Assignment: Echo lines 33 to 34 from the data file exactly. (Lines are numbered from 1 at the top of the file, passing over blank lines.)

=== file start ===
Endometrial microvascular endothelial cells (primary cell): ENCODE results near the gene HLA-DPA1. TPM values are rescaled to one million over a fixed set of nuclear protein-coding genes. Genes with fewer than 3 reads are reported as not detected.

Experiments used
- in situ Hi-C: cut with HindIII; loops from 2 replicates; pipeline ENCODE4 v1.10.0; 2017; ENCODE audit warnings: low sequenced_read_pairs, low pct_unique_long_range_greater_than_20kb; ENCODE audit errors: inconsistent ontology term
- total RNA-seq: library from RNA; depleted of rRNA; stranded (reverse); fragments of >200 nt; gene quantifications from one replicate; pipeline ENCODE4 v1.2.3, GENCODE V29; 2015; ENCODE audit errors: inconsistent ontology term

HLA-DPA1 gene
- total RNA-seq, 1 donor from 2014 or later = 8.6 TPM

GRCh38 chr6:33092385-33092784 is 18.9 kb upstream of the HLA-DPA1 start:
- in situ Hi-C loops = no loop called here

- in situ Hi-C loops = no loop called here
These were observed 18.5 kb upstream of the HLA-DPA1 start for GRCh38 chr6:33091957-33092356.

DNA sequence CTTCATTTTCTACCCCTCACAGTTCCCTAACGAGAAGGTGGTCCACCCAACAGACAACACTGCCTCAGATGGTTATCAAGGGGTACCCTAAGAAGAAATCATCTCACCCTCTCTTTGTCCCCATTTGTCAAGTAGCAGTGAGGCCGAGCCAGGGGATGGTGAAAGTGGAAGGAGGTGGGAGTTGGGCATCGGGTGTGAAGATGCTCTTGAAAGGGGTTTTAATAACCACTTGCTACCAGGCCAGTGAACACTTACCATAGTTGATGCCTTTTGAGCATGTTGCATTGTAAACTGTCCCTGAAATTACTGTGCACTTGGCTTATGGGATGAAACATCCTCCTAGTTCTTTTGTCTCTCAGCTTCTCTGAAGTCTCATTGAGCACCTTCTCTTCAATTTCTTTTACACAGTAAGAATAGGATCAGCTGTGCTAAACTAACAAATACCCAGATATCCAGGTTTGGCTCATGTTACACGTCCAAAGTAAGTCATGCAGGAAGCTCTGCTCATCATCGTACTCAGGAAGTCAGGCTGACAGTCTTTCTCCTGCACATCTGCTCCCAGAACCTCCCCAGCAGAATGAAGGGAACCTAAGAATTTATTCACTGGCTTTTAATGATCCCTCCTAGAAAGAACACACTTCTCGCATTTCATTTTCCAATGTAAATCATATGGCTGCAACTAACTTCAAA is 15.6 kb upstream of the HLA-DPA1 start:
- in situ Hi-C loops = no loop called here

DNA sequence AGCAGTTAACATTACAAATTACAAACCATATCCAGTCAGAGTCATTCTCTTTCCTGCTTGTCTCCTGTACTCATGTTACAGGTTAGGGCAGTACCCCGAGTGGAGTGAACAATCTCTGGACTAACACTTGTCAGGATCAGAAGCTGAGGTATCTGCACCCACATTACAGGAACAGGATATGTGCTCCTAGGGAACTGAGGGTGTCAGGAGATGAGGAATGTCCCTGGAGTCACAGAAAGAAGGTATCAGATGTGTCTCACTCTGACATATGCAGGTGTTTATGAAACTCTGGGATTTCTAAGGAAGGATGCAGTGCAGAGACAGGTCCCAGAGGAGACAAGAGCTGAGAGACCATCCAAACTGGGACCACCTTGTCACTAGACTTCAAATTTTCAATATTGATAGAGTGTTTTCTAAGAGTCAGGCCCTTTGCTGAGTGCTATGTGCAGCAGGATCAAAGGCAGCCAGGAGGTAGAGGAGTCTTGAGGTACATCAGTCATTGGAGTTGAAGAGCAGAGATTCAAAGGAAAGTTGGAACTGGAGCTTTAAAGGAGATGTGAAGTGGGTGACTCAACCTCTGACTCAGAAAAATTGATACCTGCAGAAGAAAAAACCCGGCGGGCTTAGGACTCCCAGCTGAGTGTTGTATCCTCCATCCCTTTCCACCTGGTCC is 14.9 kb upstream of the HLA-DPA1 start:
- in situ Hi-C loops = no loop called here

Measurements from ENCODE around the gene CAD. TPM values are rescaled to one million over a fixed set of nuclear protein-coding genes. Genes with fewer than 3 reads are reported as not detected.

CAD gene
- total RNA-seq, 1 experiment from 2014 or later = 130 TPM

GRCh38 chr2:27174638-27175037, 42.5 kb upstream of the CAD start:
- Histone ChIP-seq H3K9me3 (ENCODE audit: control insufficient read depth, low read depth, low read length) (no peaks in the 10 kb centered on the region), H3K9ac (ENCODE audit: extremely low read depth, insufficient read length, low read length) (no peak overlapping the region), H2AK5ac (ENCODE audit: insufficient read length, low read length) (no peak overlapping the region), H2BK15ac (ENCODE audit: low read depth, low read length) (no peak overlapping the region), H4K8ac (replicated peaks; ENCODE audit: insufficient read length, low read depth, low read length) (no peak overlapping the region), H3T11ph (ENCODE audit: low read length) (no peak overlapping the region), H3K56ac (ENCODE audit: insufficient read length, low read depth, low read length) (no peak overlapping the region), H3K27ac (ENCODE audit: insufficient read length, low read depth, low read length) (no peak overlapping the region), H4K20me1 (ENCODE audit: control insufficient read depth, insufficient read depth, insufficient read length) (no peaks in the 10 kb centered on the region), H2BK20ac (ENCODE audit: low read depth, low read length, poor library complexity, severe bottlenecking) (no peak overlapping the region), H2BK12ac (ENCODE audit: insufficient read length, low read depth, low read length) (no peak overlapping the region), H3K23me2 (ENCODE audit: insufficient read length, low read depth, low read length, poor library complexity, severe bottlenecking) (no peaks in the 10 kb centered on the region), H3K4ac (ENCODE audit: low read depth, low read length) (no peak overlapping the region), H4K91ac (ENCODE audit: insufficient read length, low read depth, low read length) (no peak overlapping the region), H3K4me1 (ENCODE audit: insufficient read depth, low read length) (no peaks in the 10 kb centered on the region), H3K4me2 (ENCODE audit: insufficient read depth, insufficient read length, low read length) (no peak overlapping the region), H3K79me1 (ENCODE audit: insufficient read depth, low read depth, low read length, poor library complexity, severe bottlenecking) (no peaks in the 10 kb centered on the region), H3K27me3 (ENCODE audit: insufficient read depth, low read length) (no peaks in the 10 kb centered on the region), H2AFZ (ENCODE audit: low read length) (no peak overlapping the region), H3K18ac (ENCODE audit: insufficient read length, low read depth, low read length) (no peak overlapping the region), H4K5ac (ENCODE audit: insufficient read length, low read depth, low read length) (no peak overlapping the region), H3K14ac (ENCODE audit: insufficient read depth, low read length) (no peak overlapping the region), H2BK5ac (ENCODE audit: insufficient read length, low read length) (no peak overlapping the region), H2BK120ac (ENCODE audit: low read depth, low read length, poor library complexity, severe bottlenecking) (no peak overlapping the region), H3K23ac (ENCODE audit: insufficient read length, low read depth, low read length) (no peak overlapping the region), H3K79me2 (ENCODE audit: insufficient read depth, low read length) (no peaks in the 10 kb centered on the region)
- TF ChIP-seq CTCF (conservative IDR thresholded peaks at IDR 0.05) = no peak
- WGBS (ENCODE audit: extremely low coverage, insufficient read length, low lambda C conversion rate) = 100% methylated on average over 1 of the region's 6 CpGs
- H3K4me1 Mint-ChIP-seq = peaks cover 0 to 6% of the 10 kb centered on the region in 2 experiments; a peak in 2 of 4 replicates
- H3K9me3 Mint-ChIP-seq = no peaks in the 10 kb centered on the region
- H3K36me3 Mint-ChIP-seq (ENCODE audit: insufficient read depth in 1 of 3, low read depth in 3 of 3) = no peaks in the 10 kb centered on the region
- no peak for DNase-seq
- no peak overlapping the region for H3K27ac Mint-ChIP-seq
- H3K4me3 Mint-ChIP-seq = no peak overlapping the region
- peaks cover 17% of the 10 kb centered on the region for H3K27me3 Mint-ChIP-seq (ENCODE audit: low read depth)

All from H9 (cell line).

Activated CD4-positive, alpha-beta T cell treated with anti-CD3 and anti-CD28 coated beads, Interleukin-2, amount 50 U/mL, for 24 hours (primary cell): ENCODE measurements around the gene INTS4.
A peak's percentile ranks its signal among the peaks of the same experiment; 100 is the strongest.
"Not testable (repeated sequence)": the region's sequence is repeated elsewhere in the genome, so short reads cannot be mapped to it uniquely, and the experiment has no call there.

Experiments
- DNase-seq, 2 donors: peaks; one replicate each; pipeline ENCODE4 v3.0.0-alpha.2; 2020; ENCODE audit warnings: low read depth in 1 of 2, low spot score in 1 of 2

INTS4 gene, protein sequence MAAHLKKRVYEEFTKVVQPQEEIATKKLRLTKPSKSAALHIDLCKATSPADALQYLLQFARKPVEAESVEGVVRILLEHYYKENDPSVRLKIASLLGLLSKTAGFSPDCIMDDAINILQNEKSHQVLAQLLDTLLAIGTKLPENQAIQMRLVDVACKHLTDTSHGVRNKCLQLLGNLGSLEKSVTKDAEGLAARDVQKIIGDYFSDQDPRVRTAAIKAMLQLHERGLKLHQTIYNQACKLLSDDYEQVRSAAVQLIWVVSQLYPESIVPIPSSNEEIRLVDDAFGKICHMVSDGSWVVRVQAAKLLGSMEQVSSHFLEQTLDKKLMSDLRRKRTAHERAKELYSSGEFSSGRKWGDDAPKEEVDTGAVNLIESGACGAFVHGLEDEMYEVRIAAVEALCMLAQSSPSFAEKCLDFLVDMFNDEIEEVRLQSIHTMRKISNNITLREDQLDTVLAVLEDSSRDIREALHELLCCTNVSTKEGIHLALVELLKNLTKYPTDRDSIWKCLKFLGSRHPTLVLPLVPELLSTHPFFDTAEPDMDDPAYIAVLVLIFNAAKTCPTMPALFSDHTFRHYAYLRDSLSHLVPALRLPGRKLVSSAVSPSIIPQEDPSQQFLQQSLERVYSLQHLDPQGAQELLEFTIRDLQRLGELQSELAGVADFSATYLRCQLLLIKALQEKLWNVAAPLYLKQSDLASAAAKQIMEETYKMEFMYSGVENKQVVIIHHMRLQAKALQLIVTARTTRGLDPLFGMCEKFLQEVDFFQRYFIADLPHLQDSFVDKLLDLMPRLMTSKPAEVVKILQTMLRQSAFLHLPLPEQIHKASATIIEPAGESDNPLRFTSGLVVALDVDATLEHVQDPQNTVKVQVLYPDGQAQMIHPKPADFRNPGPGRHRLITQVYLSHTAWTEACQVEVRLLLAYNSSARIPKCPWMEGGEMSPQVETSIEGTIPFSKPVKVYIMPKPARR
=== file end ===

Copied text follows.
Experiments
- DNase-seq, 2 donors: peaks; one replicate each; pipeline ENCODE4 v3.0.0-alpha.2; 2020; ENCODE audit warnings: low read depth in 1 of 2, low spot score in 1 of 2